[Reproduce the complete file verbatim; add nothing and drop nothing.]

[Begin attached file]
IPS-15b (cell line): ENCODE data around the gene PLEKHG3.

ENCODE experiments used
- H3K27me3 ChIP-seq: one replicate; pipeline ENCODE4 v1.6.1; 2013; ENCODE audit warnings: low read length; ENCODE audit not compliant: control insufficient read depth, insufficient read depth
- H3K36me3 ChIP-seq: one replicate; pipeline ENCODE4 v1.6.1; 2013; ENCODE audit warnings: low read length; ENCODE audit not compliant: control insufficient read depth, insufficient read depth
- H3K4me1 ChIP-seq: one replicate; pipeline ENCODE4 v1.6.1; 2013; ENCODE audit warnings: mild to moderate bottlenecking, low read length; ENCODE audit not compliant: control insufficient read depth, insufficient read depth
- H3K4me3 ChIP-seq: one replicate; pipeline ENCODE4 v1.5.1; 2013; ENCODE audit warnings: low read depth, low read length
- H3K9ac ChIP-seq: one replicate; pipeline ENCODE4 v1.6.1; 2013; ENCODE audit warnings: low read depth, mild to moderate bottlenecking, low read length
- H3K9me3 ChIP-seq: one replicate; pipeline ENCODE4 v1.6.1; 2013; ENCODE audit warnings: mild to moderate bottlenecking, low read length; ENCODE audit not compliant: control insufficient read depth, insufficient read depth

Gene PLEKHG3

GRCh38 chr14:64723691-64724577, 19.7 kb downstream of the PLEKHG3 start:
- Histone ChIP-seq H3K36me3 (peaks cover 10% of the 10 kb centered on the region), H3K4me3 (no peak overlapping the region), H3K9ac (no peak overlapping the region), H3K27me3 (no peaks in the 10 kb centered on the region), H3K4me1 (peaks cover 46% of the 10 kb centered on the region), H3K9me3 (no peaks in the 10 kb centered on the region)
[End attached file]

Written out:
IPS-15b (cell line): ENCODE data around the gene PLEKHG3.

ENCODE experiments used
- H3K27me3 ChIP-seq: one replicate; pipeline ENCODE4 v1.6.1; 2013; ENCODE audit warnings: low read length; ENCODE audit not compliant: control insufficient read depth, insufficient read depth
- H3K36me3 ChIP-seq: one replicate; pipeline ENCODE4 v1.6.1; 2013; ENCODE audit warnings: low read length; ENCODE audit not compliant: control insufficient read depth, insufficient read depth
- H3K4me1 ChIP-seq: one replicate; pipeline ENCODE4 v1.6.1; 2013; ENCODE audit warnings: mild to moderate bottlenecking, low read length; ENCODE audit not compliant: control insufficient read depth, insufficient read depth
- H3K4me3 ChIP-seq: one replicate; pipeline ENCODE4 v1.5.1; 2013; ENCODE audit warnings: low read depth, low read length
- H3K9ac ChIP-seq: one replicate; pipeline ENCODE4 v1.6.1; 2013; ENCODE audit warnings: low read depth, mild to moderate bottlenecking, low read length
- H3K9me3 ChIP-seq: one replicate; pipeline ENCODE4 v1.6.1; 2013; ENCODE audit warnings: mild to moderate bottlenecking, low read length; ENCODE audit not compliant: control insufficient read depth, insufficient read depth

Gene PLEKHG3

GRCh38 chr14:64723691-64724577, 19.7 kb downstream of the PLEKHG3 start:
- Histone ChIP-seq H3K36me3 (peaks cover 10% of the 10 kb centered on the region), H3K4me3 (no peak overlapping the region), H3K9ac (no peak overlapping the region), H3K27me3 (no peaks in the 10 kb centered on the region), H3K4me1 (peaks cover 46% of the 10 kb centered on the region), H3K9me3 (no peaks in the 10 kb centered on the region)